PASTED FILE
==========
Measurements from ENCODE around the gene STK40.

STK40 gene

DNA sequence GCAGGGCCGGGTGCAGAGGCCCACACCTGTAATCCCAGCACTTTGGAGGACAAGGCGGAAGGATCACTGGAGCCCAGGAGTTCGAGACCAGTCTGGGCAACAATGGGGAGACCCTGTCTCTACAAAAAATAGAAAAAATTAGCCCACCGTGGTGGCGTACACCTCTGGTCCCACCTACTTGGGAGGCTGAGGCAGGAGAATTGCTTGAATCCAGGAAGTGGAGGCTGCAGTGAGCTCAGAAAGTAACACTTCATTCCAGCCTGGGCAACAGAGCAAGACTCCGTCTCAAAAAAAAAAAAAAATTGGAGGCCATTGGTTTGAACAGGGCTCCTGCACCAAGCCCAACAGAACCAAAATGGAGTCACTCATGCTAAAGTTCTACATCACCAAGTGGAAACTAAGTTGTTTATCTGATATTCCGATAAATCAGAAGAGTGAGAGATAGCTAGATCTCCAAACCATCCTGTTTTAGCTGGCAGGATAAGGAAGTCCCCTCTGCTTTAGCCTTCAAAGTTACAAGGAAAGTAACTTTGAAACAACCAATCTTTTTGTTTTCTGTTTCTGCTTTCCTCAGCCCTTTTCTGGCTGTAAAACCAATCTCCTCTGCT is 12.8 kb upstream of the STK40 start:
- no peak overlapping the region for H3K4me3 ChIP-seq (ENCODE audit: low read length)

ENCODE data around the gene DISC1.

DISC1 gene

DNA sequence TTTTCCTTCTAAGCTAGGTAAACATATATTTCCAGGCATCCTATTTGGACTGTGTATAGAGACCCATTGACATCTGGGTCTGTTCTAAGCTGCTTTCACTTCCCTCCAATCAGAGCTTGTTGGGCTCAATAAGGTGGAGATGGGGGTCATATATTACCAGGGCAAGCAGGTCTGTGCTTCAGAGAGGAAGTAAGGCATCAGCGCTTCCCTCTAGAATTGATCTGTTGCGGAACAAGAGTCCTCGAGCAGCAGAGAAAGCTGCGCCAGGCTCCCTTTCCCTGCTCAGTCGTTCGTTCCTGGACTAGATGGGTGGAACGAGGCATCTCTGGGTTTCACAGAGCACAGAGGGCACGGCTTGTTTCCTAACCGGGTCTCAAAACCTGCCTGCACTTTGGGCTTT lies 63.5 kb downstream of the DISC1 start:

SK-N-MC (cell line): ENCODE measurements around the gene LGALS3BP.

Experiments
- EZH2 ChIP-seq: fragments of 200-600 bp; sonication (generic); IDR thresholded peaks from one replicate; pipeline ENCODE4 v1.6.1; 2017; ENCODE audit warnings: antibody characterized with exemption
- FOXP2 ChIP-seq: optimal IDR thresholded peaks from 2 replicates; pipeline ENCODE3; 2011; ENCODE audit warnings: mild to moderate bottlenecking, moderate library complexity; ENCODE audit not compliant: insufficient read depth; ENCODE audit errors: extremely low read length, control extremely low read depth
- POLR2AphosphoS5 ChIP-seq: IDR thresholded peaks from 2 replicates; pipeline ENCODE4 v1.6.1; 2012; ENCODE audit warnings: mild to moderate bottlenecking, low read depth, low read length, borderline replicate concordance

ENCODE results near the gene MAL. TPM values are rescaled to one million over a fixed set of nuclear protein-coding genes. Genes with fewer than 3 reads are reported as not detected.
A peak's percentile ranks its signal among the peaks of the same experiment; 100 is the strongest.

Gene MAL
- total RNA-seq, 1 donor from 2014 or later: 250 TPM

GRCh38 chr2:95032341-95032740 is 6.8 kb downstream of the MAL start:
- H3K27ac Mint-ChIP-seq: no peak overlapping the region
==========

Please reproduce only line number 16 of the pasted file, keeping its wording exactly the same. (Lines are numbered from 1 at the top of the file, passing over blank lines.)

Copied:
- total RNA-seq, 1 donor from 2014 or later: 250 TPM